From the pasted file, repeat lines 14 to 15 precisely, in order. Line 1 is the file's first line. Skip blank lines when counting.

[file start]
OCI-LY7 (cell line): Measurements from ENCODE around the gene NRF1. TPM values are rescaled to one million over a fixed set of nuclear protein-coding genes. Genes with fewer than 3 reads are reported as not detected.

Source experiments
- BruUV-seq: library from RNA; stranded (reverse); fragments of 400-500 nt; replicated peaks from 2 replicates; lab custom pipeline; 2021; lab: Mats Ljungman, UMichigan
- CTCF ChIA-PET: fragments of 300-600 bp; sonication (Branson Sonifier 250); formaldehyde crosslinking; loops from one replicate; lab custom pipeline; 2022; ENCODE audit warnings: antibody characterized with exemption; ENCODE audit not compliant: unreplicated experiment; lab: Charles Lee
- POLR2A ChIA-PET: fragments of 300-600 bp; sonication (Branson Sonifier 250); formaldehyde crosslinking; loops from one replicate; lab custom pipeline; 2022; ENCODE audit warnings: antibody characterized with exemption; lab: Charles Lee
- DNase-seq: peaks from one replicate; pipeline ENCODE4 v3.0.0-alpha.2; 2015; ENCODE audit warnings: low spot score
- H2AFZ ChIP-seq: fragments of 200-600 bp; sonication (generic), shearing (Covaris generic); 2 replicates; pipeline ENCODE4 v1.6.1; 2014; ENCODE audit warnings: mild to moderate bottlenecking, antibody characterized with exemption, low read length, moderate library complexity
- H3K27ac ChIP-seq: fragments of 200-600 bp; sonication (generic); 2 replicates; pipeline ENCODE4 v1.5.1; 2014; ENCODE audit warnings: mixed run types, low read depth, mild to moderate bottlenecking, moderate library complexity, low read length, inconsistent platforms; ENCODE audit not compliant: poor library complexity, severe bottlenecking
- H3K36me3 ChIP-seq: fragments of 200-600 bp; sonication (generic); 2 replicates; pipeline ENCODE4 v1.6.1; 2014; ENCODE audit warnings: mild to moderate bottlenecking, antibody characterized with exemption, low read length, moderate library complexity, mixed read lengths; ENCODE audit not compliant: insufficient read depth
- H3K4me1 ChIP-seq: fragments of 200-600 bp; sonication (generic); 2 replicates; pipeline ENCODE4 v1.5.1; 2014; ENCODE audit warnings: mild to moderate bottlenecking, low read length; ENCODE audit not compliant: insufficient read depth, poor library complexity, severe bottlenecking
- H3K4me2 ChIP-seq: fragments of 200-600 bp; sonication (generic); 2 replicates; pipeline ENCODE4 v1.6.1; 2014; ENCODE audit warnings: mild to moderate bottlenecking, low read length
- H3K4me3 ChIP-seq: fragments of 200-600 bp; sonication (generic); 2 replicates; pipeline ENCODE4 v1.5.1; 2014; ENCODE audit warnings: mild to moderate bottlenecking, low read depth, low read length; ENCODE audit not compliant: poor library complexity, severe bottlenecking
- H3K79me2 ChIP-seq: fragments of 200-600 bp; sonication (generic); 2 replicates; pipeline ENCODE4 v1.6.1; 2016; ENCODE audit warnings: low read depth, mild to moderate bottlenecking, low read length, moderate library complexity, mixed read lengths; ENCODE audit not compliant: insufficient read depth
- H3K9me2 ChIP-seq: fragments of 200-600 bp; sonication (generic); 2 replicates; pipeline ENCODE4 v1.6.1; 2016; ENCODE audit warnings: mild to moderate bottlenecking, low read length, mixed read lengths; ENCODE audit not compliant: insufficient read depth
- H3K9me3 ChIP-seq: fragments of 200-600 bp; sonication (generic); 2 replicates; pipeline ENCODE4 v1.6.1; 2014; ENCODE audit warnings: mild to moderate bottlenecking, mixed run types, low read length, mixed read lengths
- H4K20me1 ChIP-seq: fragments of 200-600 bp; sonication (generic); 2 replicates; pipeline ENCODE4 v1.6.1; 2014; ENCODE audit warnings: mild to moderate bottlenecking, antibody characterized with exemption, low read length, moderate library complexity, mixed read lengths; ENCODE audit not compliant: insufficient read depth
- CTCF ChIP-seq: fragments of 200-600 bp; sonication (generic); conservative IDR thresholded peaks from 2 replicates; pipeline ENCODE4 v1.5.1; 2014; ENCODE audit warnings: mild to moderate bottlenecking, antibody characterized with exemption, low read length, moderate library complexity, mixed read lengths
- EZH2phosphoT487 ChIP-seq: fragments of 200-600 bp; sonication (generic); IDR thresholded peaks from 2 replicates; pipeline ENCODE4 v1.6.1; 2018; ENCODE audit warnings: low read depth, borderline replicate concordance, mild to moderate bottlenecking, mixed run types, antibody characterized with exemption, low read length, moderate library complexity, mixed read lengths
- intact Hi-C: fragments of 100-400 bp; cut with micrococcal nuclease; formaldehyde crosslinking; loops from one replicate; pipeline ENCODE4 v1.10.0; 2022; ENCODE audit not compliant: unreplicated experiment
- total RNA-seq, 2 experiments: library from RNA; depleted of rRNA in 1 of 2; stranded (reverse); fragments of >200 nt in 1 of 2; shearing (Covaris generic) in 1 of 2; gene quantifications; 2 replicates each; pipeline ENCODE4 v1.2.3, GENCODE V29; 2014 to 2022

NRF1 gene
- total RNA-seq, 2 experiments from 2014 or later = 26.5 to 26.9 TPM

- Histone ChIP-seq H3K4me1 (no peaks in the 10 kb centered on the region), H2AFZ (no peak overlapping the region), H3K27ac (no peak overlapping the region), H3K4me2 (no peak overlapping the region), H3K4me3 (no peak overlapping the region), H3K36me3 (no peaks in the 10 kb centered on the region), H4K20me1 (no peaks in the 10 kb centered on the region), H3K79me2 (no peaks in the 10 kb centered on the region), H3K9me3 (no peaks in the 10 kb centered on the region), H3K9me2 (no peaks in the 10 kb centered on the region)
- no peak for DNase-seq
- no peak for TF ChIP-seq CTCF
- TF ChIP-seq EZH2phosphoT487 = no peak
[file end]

- H3K9me2 ChIP-seq: fragments of 200-600 bp; sonication (generic); 2 replicates; pipeline ENCODE4 v1.6.1; 2016; ENCODE audit warnings: mild to moderate bottlenecking, low read length, mixed read lengths; ENCODE audit not compliant: insufficient read depth
- H3K9me3 ChIP-seq: fragments of 200-600 bp; sonication (generic); 2 replicates; pipeline ENCODE4 v1.6.1; 2014; ENCODE audit warnings: mild to moderate bottlenecking, mixed run types, low read length, mixed read lengths